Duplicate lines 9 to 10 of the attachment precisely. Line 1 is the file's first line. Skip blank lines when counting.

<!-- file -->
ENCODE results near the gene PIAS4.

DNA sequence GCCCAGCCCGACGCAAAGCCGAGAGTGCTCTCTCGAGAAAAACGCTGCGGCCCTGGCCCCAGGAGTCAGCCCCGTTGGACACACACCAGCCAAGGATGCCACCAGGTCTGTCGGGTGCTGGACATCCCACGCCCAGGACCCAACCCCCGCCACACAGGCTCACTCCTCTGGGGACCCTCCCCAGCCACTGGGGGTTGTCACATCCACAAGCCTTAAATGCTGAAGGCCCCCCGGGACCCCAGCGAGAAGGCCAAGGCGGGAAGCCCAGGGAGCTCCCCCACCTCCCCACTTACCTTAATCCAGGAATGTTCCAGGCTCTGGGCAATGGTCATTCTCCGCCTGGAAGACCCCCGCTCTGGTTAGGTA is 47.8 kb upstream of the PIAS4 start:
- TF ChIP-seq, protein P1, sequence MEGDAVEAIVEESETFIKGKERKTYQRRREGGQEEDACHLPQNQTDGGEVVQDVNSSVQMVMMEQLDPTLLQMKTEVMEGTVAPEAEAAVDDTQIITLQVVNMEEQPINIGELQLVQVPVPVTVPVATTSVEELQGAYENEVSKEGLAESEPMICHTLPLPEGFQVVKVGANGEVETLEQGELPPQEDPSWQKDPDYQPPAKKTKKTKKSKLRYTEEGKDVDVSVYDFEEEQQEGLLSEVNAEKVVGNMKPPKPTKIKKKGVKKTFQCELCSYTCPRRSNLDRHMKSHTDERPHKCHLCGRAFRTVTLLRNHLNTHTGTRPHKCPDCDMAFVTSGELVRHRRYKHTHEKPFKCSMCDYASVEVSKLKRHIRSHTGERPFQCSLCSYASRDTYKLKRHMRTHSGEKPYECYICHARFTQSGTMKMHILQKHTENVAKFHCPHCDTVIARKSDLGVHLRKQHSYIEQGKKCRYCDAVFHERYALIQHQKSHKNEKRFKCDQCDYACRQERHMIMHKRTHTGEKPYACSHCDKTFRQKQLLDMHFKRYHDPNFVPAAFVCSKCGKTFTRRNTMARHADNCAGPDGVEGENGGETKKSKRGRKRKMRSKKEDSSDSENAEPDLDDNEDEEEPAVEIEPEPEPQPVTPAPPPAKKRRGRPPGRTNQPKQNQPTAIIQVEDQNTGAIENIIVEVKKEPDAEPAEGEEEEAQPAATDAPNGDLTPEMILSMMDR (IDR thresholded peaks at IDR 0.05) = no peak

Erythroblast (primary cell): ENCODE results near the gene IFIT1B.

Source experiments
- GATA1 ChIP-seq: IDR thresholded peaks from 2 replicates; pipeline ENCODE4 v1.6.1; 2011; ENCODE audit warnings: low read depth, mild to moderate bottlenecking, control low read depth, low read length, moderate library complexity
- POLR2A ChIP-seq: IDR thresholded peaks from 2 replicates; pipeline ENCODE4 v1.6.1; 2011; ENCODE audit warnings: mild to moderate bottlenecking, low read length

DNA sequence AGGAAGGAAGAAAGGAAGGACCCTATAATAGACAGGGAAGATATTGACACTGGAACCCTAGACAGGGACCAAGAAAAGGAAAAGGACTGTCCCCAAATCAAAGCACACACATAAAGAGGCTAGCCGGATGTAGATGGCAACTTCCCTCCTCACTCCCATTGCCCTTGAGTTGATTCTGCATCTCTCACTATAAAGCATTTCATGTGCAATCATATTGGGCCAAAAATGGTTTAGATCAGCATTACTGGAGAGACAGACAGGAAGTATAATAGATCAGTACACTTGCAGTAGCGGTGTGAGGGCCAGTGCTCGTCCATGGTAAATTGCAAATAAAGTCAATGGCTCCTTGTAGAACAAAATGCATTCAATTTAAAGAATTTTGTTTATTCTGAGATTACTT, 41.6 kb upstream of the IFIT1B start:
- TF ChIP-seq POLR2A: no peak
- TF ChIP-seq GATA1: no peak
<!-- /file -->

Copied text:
- TF ChIP-seq POLR2A: no peak
- TF ChIP-seq GATA1: no peak